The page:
A British woman who was separated from her newborn daughter after doctors in expressed doubt that she was the infant’s mother has been reunited with her baby after DNA tests confirmed their connection. Stacie Cottle, a 27-year-old dental nurse from London, said she was considering legal action against the hospital in Málaga, which allowed her only limited, supervised contact with her daughter for three weeks pending the DNA results.
Cottle was finally allowed full access to her daughter, Anzelika, on Tuesday after authorities received the results of the tests. “It was absolutely wonderful,” she said. “She’s wonderful. She’s healthy and I’m just happy to be with her.”
Cottle, who is of British Caribbean origin, has said she feared her treatment in Málaga, a region with a large immigrant population from outside , was influenced by race, and that it was absurd to .
The saga began at the start of June when Cottle, then 36 weeks pregnant, arrived in Málaga with her three-year-old daughter to help her mother find a long-term rental home. On 16 June, the day before she was due to go back to the UK, she went into early labour, and gave birth 40 minutes later. Her daughter Anzelika was born in her mother’s new flat in a village about 30 miles from Málaga.
Two days later, she and the baby went to the Comarcal de la Axarquía hospital near Málaga for a checkup. There, Cottle said, a paediatrician expressed doubt about Anzelika’s stated date of birth, seemingly based on her perceived age and examination of the umbilical cord stump.
The doubts seemed to be compounded by the fact the birth took place outside a hospital. Cottle returned to her mother’s flat the same day, but the doctors contacted police, who, on the orders of a judge, returned the pair to hospital pending DNA tests to prove parentage.
The doctors’ scepticism was maintained even after an examination showed that Cottle had recently given birth, she said. She claimed she had taken the placenta to the hospital but it had been destroyed and her British maternity notes were confiscated. She said it was not explained to her at any point why she might be seeking to pass off someone else’s baby as her own.
Cottle stayed in the maternity ward while Anzelika was held in the neonatal unit. She said she was allowed only limited access to her infant for feeding, and always under supervision, amid a climate of scepticism among many hospital staff. Her older daughter, Annabella, had to be looked after by her mother.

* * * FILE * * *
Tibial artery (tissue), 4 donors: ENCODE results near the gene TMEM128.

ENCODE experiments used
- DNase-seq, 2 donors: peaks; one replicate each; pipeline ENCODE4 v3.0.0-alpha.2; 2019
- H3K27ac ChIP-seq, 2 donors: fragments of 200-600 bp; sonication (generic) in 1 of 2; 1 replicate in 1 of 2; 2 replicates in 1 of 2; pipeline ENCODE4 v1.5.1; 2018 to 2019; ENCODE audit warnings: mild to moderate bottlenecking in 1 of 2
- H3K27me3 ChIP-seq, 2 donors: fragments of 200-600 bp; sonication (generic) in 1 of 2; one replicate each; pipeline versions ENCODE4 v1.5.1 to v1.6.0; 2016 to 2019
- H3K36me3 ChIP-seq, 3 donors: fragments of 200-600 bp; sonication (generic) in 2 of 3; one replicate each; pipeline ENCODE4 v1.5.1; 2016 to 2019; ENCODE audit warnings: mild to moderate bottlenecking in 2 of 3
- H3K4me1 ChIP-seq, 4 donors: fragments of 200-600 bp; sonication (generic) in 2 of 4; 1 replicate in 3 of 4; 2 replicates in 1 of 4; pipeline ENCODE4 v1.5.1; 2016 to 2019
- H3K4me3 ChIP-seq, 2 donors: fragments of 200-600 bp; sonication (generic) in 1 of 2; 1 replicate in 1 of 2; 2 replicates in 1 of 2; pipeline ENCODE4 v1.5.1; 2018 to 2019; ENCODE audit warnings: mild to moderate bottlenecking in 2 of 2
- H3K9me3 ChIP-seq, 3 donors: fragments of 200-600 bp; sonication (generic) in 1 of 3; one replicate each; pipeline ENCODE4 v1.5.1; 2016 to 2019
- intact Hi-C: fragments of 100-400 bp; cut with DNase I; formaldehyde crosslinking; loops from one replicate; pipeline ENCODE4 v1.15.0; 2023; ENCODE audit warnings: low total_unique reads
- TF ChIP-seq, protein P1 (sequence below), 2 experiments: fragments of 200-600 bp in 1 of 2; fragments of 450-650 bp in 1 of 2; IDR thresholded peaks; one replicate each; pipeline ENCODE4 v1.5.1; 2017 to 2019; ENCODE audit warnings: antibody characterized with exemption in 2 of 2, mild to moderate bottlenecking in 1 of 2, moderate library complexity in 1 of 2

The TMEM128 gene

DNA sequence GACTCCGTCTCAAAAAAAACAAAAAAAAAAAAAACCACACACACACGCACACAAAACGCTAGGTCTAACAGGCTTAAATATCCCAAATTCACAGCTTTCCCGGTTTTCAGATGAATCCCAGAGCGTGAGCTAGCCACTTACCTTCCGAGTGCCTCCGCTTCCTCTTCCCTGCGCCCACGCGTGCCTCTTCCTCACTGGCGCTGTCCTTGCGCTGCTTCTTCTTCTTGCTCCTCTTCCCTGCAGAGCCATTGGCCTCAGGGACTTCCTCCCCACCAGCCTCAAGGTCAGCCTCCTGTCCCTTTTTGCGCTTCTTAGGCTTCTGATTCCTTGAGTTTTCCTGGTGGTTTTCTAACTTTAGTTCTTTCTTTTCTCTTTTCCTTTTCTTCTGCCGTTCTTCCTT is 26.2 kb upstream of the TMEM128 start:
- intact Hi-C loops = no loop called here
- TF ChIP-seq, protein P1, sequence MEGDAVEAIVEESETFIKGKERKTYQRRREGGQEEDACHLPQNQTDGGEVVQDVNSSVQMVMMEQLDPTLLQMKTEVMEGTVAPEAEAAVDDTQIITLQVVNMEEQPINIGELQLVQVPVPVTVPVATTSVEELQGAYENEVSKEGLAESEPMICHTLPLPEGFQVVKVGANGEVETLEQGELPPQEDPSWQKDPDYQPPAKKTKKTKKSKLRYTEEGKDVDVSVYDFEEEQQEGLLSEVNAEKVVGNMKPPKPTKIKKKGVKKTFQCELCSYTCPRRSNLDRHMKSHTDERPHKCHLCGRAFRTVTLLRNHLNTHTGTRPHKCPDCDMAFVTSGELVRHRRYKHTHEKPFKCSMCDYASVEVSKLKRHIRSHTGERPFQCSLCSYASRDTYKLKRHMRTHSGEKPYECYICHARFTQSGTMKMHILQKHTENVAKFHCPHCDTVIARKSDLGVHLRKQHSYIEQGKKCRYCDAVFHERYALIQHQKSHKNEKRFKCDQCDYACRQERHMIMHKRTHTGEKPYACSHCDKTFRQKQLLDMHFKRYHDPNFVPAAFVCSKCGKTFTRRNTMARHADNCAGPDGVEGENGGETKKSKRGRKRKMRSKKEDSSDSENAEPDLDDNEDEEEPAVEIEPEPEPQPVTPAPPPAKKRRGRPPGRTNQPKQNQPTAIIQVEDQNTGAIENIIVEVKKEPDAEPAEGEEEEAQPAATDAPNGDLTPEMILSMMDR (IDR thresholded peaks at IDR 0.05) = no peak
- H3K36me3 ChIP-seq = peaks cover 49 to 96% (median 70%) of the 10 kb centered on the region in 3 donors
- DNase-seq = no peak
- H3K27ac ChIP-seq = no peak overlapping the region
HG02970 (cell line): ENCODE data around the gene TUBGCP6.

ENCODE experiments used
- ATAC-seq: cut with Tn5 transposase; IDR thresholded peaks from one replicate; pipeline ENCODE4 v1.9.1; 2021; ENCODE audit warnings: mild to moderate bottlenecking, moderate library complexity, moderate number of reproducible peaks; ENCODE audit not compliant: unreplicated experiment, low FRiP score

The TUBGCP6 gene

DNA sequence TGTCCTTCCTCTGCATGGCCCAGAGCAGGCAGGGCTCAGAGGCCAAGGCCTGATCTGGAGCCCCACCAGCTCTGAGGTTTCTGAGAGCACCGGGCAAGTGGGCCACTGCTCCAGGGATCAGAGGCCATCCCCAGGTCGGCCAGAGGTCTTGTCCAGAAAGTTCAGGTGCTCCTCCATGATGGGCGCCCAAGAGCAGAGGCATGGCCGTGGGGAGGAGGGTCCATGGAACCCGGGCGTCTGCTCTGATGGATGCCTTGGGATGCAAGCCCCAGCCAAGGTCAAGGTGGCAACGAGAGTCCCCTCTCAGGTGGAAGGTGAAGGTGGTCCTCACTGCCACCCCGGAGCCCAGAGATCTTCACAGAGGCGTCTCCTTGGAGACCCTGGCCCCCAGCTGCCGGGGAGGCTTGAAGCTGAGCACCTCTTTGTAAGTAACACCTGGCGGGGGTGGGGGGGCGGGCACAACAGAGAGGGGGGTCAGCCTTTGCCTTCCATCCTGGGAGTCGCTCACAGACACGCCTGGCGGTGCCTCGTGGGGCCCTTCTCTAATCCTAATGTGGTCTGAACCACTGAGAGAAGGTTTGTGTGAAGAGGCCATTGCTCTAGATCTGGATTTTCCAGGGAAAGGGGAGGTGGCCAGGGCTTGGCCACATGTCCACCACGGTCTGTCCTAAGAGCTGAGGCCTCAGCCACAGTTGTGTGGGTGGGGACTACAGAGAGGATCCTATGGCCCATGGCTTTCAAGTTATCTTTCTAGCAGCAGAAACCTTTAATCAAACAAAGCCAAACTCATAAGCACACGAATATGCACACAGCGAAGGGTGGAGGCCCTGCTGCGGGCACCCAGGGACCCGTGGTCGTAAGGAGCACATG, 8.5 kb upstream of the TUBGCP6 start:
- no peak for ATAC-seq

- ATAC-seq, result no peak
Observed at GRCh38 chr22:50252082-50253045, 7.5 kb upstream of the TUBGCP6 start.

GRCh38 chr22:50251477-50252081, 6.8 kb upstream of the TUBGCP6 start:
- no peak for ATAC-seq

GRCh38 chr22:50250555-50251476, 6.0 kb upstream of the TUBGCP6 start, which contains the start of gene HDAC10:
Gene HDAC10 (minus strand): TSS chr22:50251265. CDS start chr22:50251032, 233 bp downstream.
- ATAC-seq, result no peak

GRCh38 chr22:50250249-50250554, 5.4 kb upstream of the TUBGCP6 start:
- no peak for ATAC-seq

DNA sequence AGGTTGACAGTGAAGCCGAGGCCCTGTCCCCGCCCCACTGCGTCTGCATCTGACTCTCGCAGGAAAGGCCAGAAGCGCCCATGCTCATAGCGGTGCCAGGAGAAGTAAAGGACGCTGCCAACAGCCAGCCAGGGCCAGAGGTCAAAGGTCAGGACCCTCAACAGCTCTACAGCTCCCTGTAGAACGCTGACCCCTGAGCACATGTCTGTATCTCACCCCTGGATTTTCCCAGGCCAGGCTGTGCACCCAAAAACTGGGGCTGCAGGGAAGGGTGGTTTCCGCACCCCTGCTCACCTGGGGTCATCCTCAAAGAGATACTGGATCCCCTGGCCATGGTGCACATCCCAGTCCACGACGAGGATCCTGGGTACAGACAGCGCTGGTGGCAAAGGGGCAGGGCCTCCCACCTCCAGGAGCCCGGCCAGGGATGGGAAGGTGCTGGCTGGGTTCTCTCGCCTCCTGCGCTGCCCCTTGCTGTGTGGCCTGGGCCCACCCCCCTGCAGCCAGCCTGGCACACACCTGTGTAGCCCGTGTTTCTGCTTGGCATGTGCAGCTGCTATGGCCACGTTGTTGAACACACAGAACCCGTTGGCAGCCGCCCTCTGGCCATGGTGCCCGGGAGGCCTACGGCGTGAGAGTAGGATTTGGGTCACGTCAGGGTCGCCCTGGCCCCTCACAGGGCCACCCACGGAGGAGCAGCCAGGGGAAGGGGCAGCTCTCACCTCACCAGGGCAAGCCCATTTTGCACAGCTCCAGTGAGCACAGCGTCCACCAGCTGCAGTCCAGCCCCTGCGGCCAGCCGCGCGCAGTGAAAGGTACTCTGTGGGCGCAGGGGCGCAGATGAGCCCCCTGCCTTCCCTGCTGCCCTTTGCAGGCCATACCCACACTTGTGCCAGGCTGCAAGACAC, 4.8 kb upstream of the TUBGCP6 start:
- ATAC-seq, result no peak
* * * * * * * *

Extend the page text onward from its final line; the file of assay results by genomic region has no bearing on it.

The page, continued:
On Tuesday, she learned the DNA results had arrived, and went to the local court with an interpreter. Following yet another delay, the results – which showed Cottle was Anzelika’s mother – were faxed to the hospital. Finally she was allowed to claim Anzelika from the neonatal ward. “It was absolutely wonderful,” she said. “She’s wonderful. She’s healthy and I’m just happy to be with her.”
She said she had not received an apology from the hospital and that the situation was never satisfactorily explained to her. “At no point did they say why this had happened,” Cottle told the Guardian. “Repeatedly, during my stay in the hospital, I was called a criminal by staff and patients, from the day we were admitted to practically the day we left.”
Cottle, saying that she believes race might have played a part in the hospital’s actions, added: “One of the doctors said she believed I may have been from Kenya or Senegal. I have no proof race was involved, but I heard that from a doctor. It made no sense, because by this time they’d taken photocopies of my British passport.”
She said she had a meeting with two hospital managers after the situation had been resolved. “They didn’t apologise,” she said. “They said they hoped we could move on, and that it wouldn’t affect us terribly. They said they had to do it. But I don’t think they did.”
Cottle said she plans to take legal action against the hospital. “I do think I will. They have definitely been negligent in the way they’ve dealt with this,” she said.
She is similarly unimpressed with the efforts of British consular staff in Málaga. Cottle says they variously told her they had no sway over the hospital’s decision, and that DNA tests were routine in the case of births outside hospital.
She is now back at her mother’s flat and trying to catch up with the basic necessities of caring for a newborn baby: “She has no moses basket, she has no baby bath – there’s only a shower in the flat. It’s ridiculous.”
The entire family’s plans are in chaos, she said. While Cottle wants to return to London with her daughters as soon as she can, she fears that delays in registering Anzelika’s birth with the British embassy could slow down the process of getting her passport, possibly by months. “I want to go back to Britain as soon as I can,” she said. “But I still don’t know when that will be.”
Her mother had planned to teach English in for a year, to be joined by Cottle’s father, a maths teacher currently working in Saudi Arabia. They are now thinking again, she said: “After what’s happened, I’m not sure what my parents’ intentions are.”
Cottle also has to consider the effect on Annabella: “It’s been absolutely terrible for my older daughter. I feel so sorry for her. She more or less saw her sister being born, and then was unable to see her for days and days. She’d ask my mum: ‘Where’s the baby?’ It’s been really hard on her. It’s heartbreaking.”
When contacted by the Guardian, the hospital refused to comment.